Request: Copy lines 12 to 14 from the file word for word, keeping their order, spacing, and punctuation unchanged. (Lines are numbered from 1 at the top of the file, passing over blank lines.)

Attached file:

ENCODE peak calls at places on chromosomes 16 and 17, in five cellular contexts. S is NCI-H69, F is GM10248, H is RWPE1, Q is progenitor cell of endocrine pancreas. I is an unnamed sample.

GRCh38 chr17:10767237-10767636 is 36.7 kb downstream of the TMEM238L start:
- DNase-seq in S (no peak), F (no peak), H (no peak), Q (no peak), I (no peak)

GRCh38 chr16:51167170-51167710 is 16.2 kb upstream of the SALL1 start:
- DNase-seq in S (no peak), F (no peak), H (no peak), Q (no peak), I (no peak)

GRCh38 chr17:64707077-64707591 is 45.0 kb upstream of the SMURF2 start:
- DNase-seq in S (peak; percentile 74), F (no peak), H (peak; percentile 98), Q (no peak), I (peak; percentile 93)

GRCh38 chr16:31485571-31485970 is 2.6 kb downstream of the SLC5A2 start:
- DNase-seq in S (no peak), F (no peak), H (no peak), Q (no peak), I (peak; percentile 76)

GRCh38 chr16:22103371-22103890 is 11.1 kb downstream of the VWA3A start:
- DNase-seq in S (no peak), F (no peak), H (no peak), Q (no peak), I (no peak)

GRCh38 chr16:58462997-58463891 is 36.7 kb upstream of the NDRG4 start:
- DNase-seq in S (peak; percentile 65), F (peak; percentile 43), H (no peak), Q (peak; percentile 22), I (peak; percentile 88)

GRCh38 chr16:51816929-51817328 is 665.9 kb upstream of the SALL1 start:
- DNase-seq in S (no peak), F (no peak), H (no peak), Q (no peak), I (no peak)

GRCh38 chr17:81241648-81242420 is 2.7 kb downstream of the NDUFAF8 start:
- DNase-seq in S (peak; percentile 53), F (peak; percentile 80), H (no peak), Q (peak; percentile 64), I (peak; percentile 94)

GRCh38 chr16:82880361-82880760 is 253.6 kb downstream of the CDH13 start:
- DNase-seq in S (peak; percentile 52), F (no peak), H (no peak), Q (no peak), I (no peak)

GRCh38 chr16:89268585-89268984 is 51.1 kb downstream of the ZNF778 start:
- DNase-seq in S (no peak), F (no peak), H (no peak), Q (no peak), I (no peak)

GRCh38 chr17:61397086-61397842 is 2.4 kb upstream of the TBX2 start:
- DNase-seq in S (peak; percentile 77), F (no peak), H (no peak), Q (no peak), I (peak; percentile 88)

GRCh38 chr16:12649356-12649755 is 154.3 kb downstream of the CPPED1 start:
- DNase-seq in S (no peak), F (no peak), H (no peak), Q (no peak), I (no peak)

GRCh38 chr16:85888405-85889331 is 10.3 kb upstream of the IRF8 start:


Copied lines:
GRCh38 chr16:58462997-58463891 is 36.7 kb upstream of the NDRG4 start:
- DNase-seq in S (peak; percentile 65), F (peak; percentile 43), H (no peak), Q (peak; percentile 22), I (peak; percentile 88)

GRCh38 chr16:51816929-51817328 is 665.9 kb upstream of the SALL1 start: